Mark Foster of Foster The People has revealed he’s been considering retiring the band’s best known song considering the controversy surrounding its morbid lyrics.
Back in 2010, the music world was treated to a summery anthem from Foster The People named ‘Pumped Up Kicks’. A catchy number, the tune topped charts around the world, only for people to realise its lyrics held something far sinister.
Beneath its sunny disposition hid a story about a troubled young man named Robert who insitgates a school shooting, as the chorus urges “all the other kids with the pumped up kicks, you better run, better run, outrun my gun.”
Despite being a big hit, the song was not without controversy, as it came under fire for supposedly glorifying gun violence, and eventually being banned by some radio stations following school shootings in the US.
Now, in a lengthy interview with Billboard, Mark Foster revealed that while he’s “proud of the conversation that it created”, he claims that he has been “very seriously thinking of retiring the song.”
“That song has become almost a trigger of something painful they might have experienced,” he explained. “And that’s not why I make music.
“At some points I do make music to bring awareness to something, but I make music to connect with people, and I feel like the awareness that that song brought and the conversation that that song brought, that’s been fulfilled. We’re still talking about it 10 years later. It still gets brought up.”
Check out Owl Eyes covering ‘Pumped Up Kicks’:
Noting that he feels “a lot of different things” about the incidents where real-life shooters have been inspired by the song, Mark Foster claims that while he’s love to retire the song, he can’t stop the public’s fondness of the track.
“I’ve been thinking about retiring the song and just not playing it live anymore,” he noted. “I can’t ask other people not to play it live, but the public made the song what it is — and if the song has become another symbol for something, I can’t control that. But I can control my involvement in it.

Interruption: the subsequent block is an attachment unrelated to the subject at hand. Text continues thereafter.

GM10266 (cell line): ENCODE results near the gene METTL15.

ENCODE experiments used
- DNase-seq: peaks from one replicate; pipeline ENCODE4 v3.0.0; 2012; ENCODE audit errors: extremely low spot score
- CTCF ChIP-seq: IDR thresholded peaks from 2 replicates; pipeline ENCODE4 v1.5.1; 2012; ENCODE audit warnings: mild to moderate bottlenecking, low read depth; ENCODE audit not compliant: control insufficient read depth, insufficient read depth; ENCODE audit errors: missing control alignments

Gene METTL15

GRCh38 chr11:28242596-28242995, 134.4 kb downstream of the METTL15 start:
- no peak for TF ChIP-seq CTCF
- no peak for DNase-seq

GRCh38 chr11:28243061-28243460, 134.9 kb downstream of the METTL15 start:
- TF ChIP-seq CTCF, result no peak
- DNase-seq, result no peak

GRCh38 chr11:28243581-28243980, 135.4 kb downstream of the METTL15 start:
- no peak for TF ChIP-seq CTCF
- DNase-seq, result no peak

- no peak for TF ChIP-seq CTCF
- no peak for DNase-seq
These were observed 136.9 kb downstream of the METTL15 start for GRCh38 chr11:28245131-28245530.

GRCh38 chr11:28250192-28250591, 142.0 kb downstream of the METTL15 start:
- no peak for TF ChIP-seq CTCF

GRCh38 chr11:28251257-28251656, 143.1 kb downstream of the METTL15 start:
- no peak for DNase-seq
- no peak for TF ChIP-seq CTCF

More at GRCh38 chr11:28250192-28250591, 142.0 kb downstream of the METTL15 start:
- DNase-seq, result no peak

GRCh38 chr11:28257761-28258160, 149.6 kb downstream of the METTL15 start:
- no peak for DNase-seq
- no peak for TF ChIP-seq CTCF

“The way that people perceive the song is their choice, and it becomes a separate entity that I don’t have control over,” he added. “But I do have control over whether I’m going to take part in playing it over and over again.
“It’s like pushing your song in somebody’s wound — I don’t really want to do it. And so yeah, it’s something that I’ve been wrestling with.”
As he continued, he noted few artists have “officially retired their most well-known song” (though, Radiohead springs to mind), but claimed that even a performance in Las Vegas following the 2017 shooting saw fans request the song.
Despite this, Foster noted that he’d gladly do a follow-up to the song if he could pull it off in a respectful way.
“I don’t know, I’m not a huge fan of sequels,” he explained. “If I can figure out a way to do it in a way that’s authentic and feels fresh and not preachy, I’ll do it.
“I’ve even thought about releasing that same exact song, with completely different lyrics. Or continuing the story, and talking about where Robert went from there — because nobody knows how that story ends.
“The thing about ‘Pumped Up Kicks’ is that it’s a moment in time, and you don’t know where it went. So people fill in the blanks, and I think sometimes horror is the most powerful when you let the imagination fill in what happens.”
Foster The People were last in Australia for the Falls Festival in 2018. At this stage, it’s unclear when they might return to our shores, and it’s equally vague if their reappearance will see ‘Pumped Up Kicks’ on the setlist.